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Spring 2014 Edition, Target 3: Saturn





Spring 2014 Edition, Target 3: Saturn

The Cassini spacecraft launched in October 1997 and took seven years to travel to Saturn. On June 30, 2014 we will celebrate Cassini's 10th anniversary orbiting Saturn. Cassini uses its cameras and other instruments to learn about Saturn and its rings and moons. All images taken by the spacecraft are available on this website.

To help you get started on the research for your essay, here is some information about the three topics. Feel free to use other sources for your research as well.

Saturn's Polar Jet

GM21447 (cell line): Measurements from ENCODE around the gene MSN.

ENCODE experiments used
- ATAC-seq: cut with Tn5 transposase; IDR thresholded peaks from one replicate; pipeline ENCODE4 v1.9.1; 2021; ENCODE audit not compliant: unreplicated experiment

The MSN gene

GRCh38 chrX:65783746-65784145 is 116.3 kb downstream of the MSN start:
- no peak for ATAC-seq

Earth's jet stream is a subject of intense interest and concern thanks to its effects on our weather. Saturn's polar jet stream, seen here, causes no such worries for Earthlings, so we can simply marvel at its graceful form.
This atmospheric feature was first observed by Voyager and was dubbed "the hexagon."
Saturn's polar jet
Saturn's Unique Hexagon in Full View
This is a compilation of the Saturn hexagon movies released on Dec. 5, 2013.
Saturn
Saturn
"When you look at Saturn through any telescope, all you can see is Saturn's day side and the sunlit part of its rings," says Dr. Linda Spilker, project scientist for the Cassini mission. "With the Cassini spacecraft we can see the whole planet, including the night side. We can see the rings. We can get close enough to see things like tiny storms that even the powerful telescopes can't see. We can collect data and make measurements that can only be done by actually going to Saturn."
Saturn